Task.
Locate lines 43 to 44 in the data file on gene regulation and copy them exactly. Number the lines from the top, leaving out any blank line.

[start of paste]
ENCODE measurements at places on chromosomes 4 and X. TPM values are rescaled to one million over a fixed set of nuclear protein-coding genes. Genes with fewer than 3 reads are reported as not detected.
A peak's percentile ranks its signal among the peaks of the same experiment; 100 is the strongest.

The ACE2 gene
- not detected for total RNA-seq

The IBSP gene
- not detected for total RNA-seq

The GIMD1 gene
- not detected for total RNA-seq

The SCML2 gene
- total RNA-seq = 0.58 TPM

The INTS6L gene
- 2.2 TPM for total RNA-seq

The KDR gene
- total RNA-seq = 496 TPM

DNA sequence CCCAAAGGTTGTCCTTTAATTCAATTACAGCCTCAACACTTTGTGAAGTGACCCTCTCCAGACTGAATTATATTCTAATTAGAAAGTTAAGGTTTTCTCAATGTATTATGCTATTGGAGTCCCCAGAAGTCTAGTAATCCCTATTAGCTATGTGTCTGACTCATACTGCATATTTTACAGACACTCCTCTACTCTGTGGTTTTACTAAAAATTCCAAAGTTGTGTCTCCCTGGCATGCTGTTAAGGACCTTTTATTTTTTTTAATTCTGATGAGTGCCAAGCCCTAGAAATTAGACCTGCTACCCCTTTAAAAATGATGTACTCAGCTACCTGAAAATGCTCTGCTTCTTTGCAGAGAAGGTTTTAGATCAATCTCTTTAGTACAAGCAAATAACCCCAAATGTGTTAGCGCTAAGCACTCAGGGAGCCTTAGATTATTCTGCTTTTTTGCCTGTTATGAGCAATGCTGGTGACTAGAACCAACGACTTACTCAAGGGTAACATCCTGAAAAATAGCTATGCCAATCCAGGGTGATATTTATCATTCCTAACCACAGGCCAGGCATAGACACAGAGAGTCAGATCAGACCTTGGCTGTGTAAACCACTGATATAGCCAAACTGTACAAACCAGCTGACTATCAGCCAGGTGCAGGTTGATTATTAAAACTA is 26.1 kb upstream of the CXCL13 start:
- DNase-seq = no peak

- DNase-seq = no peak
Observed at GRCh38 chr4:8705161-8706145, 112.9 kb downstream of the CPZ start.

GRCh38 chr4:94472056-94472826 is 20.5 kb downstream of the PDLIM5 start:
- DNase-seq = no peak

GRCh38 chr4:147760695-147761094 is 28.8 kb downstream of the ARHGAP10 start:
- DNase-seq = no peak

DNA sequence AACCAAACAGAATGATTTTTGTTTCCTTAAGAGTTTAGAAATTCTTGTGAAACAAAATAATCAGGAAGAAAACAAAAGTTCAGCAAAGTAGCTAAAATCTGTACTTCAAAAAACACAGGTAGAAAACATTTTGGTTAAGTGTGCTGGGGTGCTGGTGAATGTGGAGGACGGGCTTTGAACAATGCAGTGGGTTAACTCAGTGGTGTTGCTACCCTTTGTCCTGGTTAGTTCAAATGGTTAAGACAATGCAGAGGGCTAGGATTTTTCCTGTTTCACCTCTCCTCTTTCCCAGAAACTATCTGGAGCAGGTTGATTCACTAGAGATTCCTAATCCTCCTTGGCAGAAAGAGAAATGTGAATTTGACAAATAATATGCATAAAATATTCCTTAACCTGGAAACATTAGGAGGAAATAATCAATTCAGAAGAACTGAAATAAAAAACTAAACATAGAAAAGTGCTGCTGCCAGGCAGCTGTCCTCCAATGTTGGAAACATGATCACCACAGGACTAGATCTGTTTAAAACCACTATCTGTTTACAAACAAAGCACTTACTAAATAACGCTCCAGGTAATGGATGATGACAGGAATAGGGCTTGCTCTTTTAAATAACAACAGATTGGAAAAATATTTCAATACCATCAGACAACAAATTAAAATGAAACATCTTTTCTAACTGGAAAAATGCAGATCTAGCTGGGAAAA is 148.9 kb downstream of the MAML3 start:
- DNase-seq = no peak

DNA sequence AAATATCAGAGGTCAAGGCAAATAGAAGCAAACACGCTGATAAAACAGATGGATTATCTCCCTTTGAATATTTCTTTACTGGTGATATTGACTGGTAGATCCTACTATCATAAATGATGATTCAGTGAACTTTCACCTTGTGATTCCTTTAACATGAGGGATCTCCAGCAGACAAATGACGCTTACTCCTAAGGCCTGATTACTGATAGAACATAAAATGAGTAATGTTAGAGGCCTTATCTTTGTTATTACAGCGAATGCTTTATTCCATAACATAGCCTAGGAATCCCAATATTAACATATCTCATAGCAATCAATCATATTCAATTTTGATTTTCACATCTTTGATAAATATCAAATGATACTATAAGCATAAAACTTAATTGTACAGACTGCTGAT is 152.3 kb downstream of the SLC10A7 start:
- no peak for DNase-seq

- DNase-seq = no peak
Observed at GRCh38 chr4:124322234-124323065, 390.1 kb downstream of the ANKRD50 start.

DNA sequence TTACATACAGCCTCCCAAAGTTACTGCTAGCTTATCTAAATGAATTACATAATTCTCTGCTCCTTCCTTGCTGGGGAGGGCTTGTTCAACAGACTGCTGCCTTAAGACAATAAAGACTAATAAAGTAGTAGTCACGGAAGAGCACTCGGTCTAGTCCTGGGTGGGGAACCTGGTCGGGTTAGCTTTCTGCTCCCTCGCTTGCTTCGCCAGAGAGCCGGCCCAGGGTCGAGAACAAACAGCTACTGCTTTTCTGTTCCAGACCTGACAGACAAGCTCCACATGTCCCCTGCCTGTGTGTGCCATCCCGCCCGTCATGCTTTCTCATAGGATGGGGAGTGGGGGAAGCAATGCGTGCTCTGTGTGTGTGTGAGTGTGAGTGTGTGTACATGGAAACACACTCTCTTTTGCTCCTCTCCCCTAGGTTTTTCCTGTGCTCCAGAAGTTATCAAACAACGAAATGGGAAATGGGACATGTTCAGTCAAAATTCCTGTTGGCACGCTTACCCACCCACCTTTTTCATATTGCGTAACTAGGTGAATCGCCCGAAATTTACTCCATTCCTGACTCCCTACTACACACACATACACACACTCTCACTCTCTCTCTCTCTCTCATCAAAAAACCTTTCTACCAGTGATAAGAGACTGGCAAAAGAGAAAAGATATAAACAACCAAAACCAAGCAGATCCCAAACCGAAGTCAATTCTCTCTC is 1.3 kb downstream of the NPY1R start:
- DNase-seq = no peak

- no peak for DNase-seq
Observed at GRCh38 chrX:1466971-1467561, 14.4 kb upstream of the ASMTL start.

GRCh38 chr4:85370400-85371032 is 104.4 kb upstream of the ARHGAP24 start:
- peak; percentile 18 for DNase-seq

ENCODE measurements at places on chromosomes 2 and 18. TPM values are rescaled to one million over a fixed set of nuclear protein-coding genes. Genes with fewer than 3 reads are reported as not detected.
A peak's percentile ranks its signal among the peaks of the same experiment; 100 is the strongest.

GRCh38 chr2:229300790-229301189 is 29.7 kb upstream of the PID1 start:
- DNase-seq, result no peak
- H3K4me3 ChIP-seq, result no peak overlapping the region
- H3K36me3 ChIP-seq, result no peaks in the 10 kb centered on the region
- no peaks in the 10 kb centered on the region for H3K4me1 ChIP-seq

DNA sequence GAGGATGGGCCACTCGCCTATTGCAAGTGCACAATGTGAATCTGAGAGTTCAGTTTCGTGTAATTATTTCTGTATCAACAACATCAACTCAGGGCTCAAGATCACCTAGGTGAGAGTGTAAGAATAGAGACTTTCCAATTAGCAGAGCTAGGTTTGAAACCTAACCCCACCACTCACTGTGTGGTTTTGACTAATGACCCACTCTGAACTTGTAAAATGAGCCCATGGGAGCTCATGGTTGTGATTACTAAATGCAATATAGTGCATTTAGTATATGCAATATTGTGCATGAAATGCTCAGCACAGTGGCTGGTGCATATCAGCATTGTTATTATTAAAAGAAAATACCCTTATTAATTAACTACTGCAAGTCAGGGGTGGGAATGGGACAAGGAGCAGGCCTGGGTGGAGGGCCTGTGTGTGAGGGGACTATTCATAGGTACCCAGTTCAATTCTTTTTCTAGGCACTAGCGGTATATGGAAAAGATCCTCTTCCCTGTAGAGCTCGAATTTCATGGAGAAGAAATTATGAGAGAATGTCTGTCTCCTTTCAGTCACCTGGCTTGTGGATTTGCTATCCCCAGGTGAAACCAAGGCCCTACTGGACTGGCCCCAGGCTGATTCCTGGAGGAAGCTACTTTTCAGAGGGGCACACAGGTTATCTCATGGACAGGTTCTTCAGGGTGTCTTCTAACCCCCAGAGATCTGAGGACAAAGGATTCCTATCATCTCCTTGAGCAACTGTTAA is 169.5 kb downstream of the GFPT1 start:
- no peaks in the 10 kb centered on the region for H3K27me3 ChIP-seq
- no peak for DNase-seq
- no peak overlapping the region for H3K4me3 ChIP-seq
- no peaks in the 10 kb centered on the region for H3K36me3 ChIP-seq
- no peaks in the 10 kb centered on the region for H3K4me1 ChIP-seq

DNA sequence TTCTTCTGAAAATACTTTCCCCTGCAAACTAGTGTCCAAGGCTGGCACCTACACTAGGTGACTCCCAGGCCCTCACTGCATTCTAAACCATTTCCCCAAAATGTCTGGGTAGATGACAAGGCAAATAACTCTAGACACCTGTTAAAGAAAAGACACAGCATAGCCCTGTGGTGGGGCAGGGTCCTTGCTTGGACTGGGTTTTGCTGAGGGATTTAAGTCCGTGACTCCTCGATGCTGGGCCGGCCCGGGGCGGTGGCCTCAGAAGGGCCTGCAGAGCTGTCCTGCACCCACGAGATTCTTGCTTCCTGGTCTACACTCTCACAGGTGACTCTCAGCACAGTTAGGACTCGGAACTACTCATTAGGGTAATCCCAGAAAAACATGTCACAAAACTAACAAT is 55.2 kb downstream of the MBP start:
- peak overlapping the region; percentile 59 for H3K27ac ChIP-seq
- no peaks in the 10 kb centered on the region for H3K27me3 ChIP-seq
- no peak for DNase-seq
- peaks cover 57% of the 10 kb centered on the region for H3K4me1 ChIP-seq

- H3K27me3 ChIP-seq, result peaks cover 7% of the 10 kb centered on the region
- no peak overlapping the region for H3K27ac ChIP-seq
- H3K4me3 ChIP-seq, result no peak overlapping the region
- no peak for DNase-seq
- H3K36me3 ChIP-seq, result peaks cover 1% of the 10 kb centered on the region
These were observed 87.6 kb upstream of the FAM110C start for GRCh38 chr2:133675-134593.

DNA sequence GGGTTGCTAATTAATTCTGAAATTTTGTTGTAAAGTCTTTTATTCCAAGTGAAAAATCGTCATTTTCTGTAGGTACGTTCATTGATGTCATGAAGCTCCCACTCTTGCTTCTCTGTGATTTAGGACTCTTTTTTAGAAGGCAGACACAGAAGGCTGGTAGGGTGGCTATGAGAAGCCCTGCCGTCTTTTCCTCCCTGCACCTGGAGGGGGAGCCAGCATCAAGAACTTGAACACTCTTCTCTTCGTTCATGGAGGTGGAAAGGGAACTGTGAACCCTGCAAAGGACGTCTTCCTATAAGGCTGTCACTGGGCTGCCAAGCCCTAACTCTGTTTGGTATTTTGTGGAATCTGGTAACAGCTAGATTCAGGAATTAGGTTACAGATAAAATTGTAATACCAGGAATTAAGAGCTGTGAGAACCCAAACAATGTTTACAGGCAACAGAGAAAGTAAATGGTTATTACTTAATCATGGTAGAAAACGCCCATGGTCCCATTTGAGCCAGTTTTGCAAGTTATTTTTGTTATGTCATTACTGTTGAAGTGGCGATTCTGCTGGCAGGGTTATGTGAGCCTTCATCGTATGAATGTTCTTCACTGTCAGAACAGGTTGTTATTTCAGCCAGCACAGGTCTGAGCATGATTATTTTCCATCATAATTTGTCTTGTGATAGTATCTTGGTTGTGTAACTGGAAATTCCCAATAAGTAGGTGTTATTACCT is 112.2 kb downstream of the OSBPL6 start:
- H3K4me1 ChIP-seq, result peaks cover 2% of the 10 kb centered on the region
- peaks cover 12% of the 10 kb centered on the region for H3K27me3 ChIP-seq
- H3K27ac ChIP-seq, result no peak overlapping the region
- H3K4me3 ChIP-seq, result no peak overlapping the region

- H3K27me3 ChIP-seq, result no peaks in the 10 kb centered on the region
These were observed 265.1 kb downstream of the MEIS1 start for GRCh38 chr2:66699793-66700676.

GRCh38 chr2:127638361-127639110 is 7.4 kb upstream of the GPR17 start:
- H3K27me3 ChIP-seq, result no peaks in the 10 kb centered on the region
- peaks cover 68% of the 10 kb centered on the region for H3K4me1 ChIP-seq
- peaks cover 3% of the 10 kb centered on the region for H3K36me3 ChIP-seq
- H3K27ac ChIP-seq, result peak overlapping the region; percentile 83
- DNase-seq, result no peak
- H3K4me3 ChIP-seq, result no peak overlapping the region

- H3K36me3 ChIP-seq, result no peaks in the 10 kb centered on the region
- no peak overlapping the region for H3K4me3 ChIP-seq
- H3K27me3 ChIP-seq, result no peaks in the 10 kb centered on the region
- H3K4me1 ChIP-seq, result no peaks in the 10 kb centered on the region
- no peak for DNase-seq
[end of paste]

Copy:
- no peaks in the 10 kb centered on the region for H3K27me3 ChIP-seq
- no peak for DNase-seq